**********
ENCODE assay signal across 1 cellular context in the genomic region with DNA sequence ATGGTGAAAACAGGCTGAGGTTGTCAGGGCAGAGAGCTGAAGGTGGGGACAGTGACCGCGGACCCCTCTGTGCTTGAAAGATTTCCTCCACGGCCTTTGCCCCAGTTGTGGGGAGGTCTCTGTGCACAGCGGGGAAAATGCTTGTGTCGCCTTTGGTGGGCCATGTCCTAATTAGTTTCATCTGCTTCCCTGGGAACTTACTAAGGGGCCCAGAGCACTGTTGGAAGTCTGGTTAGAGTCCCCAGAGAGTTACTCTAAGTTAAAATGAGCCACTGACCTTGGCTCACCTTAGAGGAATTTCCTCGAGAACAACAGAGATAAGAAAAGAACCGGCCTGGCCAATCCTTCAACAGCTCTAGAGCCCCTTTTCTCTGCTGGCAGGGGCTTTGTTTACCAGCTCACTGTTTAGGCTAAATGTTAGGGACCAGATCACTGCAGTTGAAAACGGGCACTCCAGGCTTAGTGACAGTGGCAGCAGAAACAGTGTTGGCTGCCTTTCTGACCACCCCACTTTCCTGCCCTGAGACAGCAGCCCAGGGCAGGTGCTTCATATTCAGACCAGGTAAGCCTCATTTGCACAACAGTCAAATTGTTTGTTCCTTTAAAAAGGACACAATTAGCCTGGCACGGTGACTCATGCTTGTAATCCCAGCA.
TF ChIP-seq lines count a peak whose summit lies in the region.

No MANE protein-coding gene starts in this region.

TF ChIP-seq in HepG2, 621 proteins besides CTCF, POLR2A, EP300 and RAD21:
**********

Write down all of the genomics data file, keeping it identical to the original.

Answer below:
ENCODE assay signal across 1 cellular context in the genomic region with DNA sequence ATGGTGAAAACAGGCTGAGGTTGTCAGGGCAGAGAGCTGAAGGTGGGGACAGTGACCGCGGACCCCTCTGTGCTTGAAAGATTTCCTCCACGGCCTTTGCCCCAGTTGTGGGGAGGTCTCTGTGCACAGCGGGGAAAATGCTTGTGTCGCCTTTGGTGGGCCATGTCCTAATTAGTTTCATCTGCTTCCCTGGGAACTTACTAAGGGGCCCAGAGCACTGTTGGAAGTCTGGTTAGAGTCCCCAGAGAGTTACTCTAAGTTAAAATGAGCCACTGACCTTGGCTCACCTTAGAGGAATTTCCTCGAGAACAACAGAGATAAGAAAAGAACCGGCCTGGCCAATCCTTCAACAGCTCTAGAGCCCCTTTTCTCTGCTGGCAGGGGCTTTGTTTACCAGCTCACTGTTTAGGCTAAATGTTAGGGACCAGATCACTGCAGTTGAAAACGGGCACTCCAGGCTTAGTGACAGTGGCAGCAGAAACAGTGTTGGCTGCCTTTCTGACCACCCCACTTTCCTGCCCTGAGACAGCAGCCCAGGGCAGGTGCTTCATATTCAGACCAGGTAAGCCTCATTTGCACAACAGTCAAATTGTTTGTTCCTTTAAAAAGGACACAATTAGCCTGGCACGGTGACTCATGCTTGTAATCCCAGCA.
TF ChIP-seq lines count a peak whose summit lies in the region.

No MANE protein-coding gene starts in this region.

TF ChIP-seq in HepG2, 621 proteins besides CTCF, POLR2A, EP300 and RAD21: